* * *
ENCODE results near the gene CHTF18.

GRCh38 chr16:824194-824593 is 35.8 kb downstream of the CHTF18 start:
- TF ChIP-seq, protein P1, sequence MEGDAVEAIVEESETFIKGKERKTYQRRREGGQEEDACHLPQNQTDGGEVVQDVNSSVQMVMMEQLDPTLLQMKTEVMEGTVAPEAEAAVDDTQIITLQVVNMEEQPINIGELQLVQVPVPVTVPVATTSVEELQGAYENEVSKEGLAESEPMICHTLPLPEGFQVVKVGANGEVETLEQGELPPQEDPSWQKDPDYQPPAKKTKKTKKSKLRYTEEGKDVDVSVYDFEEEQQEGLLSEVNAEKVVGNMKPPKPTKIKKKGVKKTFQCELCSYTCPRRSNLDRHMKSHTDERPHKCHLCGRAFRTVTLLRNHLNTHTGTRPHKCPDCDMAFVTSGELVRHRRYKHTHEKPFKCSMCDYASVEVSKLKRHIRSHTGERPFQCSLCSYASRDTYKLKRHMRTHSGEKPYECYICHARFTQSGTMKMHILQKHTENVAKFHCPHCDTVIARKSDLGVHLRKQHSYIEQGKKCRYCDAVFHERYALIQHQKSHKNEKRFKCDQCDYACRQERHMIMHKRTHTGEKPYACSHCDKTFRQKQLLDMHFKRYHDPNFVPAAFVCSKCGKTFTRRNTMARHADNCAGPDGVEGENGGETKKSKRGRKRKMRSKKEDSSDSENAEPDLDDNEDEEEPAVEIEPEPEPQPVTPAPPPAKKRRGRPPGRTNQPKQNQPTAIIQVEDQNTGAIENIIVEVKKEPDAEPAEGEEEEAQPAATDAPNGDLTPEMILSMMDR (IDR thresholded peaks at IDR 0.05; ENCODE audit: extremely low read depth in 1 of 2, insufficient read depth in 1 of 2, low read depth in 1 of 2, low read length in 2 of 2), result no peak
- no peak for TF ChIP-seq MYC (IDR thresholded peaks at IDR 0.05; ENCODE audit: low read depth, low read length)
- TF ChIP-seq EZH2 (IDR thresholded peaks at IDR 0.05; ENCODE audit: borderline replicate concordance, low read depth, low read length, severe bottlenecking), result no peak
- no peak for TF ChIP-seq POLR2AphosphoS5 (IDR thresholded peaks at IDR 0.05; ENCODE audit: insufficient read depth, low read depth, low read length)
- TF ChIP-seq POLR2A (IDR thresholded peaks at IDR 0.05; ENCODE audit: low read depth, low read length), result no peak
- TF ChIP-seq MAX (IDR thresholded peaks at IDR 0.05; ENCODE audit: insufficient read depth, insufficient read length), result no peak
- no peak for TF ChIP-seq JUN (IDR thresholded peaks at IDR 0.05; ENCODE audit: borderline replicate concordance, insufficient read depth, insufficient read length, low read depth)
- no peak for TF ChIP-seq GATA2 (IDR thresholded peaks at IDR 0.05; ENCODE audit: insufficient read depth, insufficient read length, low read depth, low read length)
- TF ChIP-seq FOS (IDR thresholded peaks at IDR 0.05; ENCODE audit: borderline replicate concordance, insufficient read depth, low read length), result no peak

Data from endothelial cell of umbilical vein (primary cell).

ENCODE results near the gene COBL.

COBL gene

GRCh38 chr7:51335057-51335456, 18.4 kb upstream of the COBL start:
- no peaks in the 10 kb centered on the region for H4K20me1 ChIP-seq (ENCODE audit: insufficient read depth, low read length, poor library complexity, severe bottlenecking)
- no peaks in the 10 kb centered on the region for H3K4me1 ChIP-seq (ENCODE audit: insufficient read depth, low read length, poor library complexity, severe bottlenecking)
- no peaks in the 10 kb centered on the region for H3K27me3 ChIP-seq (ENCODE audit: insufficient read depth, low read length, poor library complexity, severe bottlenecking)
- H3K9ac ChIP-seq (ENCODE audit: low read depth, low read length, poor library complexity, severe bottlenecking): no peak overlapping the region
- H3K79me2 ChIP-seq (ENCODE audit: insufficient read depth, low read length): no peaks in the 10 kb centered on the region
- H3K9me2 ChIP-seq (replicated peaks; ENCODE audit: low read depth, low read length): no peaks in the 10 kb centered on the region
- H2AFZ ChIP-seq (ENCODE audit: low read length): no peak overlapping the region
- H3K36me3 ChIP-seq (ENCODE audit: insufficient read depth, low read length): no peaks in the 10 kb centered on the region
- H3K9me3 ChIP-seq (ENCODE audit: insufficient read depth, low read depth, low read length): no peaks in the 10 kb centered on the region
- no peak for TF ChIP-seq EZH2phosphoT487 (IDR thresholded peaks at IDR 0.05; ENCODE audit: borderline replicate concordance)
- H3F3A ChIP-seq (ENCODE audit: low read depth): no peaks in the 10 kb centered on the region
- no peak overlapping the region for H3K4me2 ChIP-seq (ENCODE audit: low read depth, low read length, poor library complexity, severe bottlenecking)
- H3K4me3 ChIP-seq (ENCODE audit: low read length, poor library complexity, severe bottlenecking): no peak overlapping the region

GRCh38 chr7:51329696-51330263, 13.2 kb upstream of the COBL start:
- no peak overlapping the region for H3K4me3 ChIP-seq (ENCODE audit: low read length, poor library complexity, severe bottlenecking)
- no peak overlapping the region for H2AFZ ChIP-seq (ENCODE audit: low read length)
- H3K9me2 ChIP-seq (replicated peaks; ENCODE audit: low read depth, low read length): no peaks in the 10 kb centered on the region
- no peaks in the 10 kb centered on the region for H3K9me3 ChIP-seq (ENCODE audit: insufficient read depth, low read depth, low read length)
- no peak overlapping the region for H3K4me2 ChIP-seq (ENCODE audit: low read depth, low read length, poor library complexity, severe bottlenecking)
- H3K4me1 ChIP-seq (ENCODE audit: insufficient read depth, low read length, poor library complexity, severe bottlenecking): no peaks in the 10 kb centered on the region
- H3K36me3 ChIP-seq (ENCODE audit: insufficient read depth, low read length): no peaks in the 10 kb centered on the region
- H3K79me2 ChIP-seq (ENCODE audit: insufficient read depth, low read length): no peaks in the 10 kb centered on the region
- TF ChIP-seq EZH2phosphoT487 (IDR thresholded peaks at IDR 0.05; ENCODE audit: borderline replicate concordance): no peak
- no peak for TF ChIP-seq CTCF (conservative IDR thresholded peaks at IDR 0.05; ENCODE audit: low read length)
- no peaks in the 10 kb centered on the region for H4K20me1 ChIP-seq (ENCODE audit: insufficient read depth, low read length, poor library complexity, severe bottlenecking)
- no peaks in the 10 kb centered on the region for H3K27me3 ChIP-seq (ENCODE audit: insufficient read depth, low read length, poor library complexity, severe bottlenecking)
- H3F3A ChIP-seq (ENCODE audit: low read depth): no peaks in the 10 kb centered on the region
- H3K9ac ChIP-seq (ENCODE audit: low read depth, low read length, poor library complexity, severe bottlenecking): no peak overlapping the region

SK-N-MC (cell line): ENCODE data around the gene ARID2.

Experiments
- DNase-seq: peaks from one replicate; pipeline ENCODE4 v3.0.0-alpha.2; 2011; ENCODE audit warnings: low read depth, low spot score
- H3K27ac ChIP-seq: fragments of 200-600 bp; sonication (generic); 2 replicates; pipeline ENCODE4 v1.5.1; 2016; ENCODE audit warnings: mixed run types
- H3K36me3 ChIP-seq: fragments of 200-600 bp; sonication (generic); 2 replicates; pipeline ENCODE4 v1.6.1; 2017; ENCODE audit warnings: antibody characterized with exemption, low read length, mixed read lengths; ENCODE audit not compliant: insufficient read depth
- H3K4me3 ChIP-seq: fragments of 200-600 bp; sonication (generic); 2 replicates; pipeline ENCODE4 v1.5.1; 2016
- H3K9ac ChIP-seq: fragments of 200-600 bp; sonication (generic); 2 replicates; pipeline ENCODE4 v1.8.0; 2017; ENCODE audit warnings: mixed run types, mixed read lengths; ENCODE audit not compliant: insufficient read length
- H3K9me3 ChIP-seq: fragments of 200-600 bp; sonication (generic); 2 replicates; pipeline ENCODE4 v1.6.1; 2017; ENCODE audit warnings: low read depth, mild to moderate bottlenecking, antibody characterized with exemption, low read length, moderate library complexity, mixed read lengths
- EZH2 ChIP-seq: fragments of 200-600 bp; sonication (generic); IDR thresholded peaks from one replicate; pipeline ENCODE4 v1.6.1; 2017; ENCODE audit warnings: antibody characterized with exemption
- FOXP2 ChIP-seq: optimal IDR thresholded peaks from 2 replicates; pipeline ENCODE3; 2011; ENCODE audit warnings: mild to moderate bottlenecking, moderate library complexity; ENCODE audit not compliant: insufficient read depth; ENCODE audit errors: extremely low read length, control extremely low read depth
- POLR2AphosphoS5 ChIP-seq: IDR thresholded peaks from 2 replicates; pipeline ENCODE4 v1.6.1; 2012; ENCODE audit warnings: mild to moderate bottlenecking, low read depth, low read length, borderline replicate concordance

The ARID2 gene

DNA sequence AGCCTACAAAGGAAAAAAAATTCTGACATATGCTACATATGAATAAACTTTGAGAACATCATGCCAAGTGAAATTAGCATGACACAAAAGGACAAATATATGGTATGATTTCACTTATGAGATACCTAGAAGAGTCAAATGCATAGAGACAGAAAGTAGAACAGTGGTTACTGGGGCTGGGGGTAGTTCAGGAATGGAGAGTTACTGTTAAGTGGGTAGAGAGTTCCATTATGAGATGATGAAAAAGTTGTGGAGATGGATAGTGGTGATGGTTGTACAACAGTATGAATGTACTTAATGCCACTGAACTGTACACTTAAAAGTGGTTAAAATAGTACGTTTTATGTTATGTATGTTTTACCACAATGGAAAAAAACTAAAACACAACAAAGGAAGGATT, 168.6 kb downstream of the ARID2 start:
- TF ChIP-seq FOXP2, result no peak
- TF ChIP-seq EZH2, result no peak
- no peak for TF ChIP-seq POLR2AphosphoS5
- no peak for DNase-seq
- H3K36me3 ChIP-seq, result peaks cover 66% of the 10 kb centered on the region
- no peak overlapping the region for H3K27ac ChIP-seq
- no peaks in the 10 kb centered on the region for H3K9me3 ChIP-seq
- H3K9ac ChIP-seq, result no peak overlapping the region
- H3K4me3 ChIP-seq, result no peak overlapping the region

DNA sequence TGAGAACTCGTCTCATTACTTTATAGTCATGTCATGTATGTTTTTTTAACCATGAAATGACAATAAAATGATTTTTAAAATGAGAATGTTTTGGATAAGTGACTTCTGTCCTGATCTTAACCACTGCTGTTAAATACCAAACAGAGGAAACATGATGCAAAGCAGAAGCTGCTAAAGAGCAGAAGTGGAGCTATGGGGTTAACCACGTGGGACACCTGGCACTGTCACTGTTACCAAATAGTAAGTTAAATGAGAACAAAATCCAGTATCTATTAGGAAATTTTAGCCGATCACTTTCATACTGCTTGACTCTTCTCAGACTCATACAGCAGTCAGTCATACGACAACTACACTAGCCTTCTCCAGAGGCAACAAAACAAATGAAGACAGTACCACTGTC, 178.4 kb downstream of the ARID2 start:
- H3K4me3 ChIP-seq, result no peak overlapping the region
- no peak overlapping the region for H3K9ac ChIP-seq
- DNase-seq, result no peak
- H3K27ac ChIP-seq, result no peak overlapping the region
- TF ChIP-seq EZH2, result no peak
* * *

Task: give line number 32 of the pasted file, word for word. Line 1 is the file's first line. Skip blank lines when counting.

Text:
- H3K9me2 ChIP-seq (replicated peaks; ENCODE audit: low read depth, low read length): no peaks in the 10 kb centered on the region